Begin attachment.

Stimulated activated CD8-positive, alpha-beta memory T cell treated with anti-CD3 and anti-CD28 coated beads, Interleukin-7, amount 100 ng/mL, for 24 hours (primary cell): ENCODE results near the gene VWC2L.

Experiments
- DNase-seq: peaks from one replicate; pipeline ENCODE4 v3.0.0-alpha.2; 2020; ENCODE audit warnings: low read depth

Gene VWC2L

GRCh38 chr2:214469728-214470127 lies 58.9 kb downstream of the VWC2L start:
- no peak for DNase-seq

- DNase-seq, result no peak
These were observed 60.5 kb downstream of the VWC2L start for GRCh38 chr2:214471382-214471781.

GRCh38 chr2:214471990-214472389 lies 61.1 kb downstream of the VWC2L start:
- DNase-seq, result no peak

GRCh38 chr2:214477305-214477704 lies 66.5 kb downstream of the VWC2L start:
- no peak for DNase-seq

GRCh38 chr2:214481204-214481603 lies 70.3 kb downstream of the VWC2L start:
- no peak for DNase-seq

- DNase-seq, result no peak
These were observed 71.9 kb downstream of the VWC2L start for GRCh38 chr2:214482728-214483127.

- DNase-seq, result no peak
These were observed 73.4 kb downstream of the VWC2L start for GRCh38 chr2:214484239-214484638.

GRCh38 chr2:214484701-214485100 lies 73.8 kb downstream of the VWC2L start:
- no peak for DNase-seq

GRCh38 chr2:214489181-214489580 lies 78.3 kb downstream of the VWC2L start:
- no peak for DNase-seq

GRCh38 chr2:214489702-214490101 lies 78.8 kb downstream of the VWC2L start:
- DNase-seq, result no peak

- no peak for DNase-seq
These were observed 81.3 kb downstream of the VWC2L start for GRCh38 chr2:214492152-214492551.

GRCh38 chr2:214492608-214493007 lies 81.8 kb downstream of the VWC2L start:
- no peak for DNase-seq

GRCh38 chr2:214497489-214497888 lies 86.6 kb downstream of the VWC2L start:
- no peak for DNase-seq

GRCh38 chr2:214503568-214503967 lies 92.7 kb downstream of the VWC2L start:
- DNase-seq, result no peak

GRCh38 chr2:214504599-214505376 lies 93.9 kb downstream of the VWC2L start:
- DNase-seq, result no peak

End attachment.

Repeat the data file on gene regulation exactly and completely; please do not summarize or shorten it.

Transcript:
Stimulated activated CD8-positive, alpha-beta memory T cell treated with anti-CD3 and anti-CD28 coated beads, Interleukin-7, amount 100 ng/mL, for 24 hours (primary cell): ENCODE results near the gene VWC2L.

Experiments
- DNase-seq: peaks from one replicate; pipeline ENCODE4 v3.0.0-alpha.2; 2020; ENCODE audit warnings: low read depth

Gene VWC2L

GRCh38 chr2:214469728-214470127 lies 58.9 kb downstream of the VWC2L start:
- no peak for DNase-seq

- DNase-seq, result no peak
These were observed 60.5 kb downstream of the VWC2L start for GRCh38 chr2:214471382-214471781.

GRCh38 chr2:214471990-214472389 lies 61.1 kb downstream of the VWC2L start:
- DNase-seq, result no peak

GRCh38 chr2:214477305-214477704 lies 66.5 kb downstream of the VWC2L start:
- no peak for DNase-seq

GRCh38 chr2:214481204-214481603 lies 70.3 kb downstream of the VWC2L start:
- no peak for DNase-seq

- DNase-seq, result no peak
These were observed 71.9 kb downstream of the VWC2L start for GRCh38 chr2:214482728-214483127.

- DNase-seq, result no peak
These were observed 73.4 kb downstream of the VWC2L start for GRCh38 chr2:214484239-214484638.

GRCh38 chr2:214484701-214485100 lies 73.8 kb downstream of the VWC2L start:
- no peak for DNase-seq

GRCh38 chr2:214489181-214489580 lies 78.3 kb downstream of the VWC2L start:
- no peak for DNase-seq

GRCh38 chr2:214489702-214490101 lies 78.8 kb downstream of the VWC2L start:
- DNase-seq, result no peak

- no peak for DNase-seq
These were observed 81.3 kb downstream of the VWC2L start for GRCh38 chr2:214492152-214492551.

GRCh38 chr2:214492608-214493007 lies 81.8 kb downstream of the VWC2L start:
- no peak for DNase-seq

GRCh38 chr2:214497489-214497888 lies 86.6 kb downstream of the VWC2L start:
- no peak for DNase-seq

GRCh38 chr2:214503568-214503967 lies 92.7 kb downstream of the VWC2L start:
- DNase-seq, result no peak

GRCh38 chr2:214504599-214505376 lies 93.9 kb downstream of the VWC2L start:
- DNase-seq, result no peak